October 1, 2011
by Eric Freeman DDS, MSC.D, DIP. Periodont.
I have had the privilege of teaching at the Faculty of Dentistry, University of Toronto for 41 years. I teach Histology, a basic science and Periodontology, a clinical science.
As a practicing periodontist for the last four decades I have been very lucky to have an extramural private practice with wonderful staff and patients. Being both an academic and a practicing periodontist, I suppose, I could call myself a Hybrid.
My tenure at the University of Toronto has been amazing, beyond my wildest expectations. I have had the honour of being associated with many people who have advanced the art and science of modern dentistry. Over the past number of years, I have built wonderful relationships with the late Richard Ten Cate, my mentor who inspired me to pursue an academic career; John Speck, Richard Ellen, Howard Tenenbaum, Malcolm Yasny, Peter Birek, Gordon Thompson, Gurkan Altuna and Bob Turnbull to name a few.
I have conducted basic and clinical research, published and presented research papers nationally and internationally and contributed to five editions of Ten Cate’s Oral Histology text book. But mostly, the University allowed me to foster my greatest passion, teaching.
Over the years I have taught undergraduate histology and periodontology, graduate periodontology and continuing dental education. The enthusiasm of the students I have a encountered kept me “young at heart” and I have been humbled by the awards received from the Dental Student Society at the University of Toronto.
Road shows for the Royal College of Dental Surgeons of Ontario, presentations to various places or lectures given by satellite, were rewarded by appreciation and hospitality of my fellow dentists.
Clinical full-time dental faculty at the University of Toronto allows one-day-a-week extra-mural private practice. Realizing that a real world practice experience cannot be gained or sustained for that matter by one-day a week practice I have decided, from the beginning, to extend it to a two-days-a-week practice. Obviously, this decision impacted on my life a great deal with consequences both on the positive and negative side of the “life’s balance sheet”. Was it worth it? Would I choose the life of a Hybrid again? I have been very lucky to have the support of my wife, Ferne, who has always encouraged my career path and we have raised and been blessed with three wonderful and very successful children. And so at this time of reflection my response is a clear YES. Hybrids, in the automotive industry are considered transitional technology towards solving our dependence on fossil fuel and their impact on our planet. Perhaps, a Hybrid academic/clinician will prove to be a mere signpost in the development of academia. Only time will tell.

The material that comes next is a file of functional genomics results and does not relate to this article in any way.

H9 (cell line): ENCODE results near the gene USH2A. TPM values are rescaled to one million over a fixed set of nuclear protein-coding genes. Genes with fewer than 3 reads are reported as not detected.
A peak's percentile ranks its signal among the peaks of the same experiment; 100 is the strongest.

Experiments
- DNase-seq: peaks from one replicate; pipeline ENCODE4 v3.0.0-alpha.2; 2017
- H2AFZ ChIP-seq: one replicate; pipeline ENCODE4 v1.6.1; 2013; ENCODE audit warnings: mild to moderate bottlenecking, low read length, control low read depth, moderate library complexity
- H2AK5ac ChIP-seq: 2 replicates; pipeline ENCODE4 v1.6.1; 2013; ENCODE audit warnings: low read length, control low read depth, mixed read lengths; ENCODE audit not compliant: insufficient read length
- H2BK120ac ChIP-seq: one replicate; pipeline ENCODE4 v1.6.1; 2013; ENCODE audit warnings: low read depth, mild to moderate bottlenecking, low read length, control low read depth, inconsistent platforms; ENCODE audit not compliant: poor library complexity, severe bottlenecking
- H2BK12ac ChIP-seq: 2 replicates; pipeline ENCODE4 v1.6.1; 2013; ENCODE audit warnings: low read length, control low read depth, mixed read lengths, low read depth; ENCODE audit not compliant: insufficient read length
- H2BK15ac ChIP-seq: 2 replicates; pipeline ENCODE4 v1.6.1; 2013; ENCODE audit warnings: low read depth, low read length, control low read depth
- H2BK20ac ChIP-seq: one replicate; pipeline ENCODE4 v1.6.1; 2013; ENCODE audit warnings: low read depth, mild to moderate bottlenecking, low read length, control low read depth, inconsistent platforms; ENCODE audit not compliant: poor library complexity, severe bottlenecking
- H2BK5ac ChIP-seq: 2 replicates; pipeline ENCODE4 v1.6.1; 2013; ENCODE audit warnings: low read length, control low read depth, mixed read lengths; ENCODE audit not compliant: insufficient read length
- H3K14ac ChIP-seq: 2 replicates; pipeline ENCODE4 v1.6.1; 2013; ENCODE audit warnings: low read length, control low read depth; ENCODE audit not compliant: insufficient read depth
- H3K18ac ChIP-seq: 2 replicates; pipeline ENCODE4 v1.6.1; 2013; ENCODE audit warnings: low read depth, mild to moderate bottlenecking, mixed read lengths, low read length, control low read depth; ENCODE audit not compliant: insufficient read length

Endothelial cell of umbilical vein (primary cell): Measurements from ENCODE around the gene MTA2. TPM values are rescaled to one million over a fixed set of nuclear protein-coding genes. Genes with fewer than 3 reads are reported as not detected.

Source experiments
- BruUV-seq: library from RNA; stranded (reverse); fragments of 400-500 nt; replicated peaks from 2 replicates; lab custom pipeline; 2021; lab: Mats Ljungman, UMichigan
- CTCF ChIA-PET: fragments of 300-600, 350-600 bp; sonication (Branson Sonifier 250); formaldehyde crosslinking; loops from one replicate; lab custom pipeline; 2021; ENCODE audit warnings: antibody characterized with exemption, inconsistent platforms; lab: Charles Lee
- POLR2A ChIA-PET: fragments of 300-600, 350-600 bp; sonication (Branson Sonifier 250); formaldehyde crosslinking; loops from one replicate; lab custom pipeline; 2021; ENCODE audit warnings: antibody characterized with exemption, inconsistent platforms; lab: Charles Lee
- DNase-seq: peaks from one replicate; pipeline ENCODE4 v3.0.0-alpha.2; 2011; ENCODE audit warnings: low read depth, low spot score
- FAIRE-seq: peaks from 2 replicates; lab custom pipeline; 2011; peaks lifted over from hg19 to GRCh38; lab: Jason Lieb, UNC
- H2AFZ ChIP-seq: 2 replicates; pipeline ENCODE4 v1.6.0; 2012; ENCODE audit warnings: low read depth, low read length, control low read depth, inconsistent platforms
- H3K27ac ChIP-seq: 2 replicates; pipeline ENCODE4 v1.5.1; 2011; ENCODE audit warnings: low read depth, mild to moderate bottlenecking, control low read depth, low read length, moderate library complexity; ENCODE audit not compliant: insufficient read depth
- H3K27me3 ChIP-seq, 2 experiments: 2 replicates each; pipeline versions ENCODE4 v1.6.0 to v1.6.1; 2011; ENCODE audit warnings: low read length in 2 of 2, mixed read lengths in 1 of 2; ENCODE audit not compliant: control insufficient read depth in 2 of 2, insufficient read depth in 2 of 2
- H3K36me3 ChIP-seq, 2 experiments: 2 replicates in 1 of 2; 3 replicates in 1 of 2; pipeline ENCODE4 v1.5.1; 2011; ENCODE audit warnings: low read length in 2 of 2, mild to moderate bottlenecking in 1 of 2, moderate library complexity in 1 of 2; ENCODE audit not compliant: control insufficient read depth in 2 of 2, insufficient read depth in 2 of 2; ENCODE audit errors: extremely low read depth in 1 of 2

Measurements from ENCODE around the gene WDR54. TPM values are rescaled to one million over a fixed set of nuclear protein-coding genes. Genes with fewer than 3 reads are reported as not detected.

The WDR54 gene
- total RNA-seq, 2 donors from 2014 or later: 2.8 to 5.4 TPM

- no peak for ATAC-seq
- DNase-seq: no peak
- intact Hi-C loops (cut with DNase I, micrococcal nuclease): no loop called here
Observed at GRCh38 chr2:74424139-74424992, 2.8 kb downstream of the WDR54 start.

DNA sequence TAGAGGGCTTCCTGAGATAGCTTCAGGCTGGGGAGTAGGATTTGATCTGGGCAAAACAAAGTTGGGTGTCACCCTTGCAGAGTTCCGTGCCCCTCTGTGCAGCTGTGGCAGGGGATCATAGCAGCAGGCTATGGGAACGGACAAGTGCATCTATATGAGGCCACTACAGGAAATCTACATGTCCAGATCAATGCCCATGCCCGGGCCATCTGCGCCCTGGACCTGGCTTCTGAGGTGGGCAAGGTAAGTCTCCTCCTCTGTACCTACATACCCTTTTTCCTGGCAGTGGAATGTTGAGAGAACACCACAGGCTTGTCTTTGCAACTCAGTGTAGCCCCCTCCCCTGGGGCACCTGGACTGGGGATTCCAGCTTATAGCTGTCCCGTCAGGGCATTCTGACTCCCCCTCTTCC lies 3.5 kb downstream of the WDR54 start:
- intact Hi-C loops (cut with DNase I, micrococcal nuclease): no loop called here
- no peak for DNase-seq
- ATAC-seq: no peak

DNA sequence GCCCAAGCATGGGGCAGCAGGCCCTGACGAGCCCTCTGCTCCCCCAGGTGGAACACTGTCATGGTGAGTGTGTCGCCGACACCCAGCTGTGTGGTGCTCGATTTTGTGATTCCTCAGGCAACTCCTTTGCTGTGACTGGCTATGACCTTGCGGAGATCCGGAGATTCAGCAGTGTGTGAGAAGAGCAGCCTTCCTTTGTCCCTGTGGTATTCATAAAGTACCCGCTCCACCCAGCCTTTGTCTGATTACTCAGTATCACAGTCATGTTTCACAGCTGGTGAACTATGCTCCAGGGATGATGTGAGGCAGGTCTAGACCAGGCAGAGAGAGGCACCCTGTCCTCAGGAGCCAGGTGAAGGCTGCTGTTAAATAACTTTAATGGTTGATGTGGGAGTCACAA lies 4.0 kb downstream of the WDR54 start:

I have employed an evidence-based approach to my private practice and have culled the excellent long term studies of Hirschfield and Wasserman, Ramfjord, McFall, and others as my standard of care. I cannot find a better way to prepare one for teaching then the invaluable experience gained in the “real” dental world.
The Faculty of Dentistry, University of Toronto is undergoing major changes in its undergraduate curriculum to insure that on graduation, dentists will possess the necessary skill set to meet the challenges of the new economy. This Hybrid retires humbled by the priviledge of being part of this effort.
Readers of this editorial and, in particular dentists early in their careers, would be wise to consider the excitement of an academic dentistry as a career path. It is my perception that, for some time to come, Hybrids will play a well-needed role in the 21st century.
I have pitched a strong seven innings at the Faculty of Dentistry, University of Toronto. However, a good actor has to know when it is time to get off the stage.
When a first year student informs you that you taught his father, you know that it’s time.
And so at the end of this year, after 41 years, this Hybrid will retire from The Faculty of Dentistry, University of Toronto but continue to provide care to his patients for years to come. Who knows, I may consider driving a hybrid car to my office and to continuing educational lectures with a corresponding vanity plate.
Carpe diem. OH